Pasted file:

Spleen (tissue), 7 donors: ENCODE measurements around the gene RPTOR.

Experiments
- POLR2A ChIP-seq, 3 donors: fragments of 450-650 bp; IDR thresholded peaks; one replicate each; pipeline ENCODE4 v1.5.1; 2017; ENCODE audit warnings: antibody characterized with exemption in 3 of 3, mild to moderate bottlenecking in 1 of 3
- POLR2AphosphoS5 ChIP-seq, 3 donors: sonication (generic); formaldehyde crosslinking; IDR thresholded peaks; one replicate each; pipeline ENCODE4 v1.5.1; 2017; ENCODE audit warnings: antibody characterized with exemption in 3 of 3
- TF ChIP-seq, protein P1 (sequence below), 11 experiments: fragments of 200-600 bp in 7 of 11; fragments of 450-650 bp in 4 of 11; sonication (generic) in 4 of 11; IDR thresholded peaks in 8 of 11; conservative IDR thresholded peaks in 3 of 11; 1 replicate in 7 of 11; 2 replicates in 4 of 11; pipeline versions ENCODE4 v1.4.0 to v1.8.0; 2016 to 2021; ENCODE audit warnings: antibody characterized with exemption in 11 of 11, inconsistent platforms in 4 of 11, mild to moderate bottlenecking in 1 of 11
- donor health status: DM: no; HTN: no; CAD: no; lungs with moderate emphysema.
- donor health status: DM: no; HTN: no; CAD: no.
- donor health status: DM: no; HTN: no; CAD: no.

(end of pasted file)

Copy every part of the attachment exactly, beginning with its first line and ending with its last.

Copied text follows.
Spleen (tissue), 7 donors: ENCODE measurements around the gene RPTOR.

Experiments
- POLR2A ChIP-seq, 3 donors: fragments of 450-650 bp; IDR thresholded peaks; one replicate each; pipeline ENCODE4 v1.5.1; 2017; ENCODE audit warnings: antibody characterized with exemption in 3 of 3, mild to moderate bottlenecking in 1 of 3
- POLR2AphosphoS5 ChIP-seq, 3 donors: sonication (generic); formaldehyde crosslinking; IDR thresholded peaks; one replicate each; pipeline ENCODE4 v1.5.1; 2017; ENCODE audit warnings: antibody characterized with exemption in 3 of 3
- TF ChIP-seq, protein P1 (sequence below), 11 experiments: fragments of 200-600 bp in 7 of 11; fragments of 450-650 bp in 4 of 11; sonication (generic) in 4 of 11; IDR thresholded peaks in 8 of 11; conservative IDR thresholded peaks in 3 of 11; 1 replicate in 7 of 11; 2 replicates in 4 of 11; pipeline versions ENCODE4 v1.4.0 to v1.8.0; 2016 to 2021; ENCODE audit warnings: antibody characterized with exemption in 11 of 11, inconsistent platforms in 4 of 11, mild to moderate bottlenecking in 1 of 11
- donor health status: DM: no; HTN: no; CAD: no; lungs with moderate emphysema.
- donor health status: DM: no; HTN: no; CAD: no.
- donor health status: DM: no; HTN: no; CAD: no.